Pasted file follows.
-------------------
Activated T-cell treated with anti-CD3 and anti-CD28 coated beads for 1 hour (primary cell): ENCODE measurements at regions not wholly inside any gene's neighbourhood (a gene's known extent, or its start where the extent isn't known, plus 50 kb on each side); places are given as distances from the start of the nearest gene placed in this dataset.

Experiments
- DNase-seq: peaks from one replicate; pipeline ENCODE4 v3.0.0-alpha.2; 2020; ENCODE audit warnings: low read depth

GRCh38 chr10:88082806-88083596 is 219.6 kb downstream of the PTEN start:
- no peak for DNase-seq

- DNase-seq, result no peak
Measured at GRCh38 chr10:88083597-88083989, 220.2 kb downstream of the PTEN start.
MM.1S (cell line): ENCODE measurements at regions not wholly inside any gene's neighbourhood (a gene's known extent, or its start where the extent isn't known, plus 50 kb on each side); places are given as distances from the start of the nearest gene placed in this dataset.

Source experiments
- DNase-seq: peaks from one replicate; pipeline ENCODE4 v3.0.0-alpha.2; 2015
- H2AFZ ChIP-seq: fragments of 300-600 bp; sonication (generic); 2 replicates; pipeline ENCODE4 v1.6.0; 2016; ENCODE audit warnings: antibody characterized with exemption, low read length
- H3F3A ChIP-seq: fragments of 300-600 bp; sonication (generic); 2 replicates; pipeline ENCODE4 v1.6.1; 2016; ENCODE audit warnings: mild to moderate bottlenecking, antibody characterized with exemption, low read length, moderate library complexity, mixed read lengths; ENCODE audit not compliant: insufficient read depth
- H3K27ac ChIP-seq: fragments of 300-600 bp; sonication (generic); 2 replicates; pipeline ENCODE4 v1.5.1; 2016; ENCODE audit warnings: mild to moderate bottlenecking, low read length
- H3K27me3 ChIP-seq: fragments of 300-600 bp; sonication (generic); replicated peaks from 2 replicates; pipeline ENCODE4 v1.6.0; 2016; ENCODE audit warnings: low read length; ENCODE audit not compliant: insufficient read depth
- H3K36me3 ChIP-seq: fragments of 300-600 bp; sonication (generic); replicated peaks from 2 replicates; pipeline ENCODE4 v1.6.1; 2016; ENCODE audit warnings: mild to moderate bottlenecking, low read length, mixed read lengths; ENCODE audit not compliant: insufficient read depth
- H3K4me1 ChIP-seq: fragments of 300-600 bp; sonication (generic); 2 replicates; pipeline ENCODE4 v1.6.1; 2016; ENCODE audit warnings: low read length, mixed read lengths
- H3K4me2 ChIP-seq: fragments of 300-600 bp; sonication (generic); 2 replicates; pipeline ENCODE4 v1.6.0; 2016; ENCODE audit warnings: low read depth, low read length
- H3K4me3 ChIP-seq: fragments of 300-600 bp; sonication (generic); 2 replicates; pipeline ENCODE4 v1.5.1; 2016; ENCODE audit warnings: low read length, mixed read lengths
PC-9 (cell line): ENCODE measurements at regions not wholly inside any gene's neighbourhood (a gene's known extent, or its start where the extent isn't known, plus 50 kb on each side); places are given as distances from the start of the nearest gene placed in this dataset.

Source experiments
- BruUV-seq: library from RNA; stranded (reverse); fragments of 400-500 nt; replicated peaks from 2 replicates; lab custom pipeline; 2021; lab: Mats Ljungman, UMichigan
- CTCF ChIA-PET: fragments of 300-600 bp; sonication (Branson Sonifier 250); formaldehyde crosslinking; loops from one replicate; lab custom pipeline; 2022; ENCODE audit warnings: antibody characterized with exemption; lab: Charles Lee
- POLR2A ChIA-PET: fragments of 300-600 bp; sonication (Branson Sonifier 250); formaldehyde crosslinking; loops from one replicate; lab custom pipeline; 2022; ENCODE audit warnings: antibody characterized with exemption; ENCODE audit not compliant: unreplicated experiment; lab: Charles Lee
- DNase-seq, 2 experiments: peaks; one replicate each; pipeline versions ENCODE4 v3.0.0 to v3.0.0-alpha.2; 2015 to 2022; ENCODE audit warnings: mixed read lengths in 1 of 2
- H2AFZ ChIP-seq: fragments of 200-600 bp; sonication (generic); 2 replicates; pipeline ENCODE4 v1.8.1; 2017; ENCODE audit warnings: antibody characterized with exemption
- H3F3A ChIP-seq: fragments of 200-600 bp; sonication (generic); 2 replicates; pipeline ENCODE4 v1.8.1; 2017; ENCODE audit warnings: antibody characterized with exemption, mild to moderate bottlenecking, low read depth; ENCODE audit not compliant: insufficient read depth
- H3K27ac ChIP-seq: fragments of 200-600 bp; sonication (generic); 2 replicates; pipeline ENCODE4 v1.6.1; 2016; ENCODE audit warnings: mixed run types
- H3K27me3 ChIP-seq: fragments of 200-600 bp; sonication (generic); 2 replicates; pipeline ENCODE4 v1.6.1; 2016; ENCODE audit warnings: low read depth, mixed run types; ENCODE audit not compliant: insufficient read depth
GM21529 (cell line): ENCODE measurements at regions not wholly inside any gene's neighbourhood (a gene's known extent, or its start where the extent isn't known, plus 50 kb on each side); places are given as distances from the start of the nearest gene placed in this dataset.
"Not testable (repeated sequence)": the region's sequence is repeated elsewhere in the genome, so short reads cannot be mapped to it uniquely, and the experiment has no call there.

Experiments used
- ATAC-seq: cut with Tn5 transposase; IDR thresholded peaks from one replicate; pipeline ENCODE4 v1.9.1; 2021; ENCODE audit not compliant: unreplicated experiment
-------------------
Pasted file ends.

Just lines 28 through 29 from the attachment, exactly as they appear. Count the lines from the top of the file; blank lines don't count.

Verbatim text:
- H3K27me3 ChIP-seq: fragments of 200-600 bp; sonication (generic); 2 replicates; pipeline ENCODE4 v1.6.1; 2016; ENCODE audit warnings: low read depth, mixed run types; ENCODE audit not compliant: insufficient read depth
GM21529 (cell line): ENCODE measurements at regions not wholly inside any gene's neighbourhood (a gene's known extent, or its start where the extent isn't known, plus 50 kb on each side); places are given as distances from the start of the nearest gene placed in this dataset.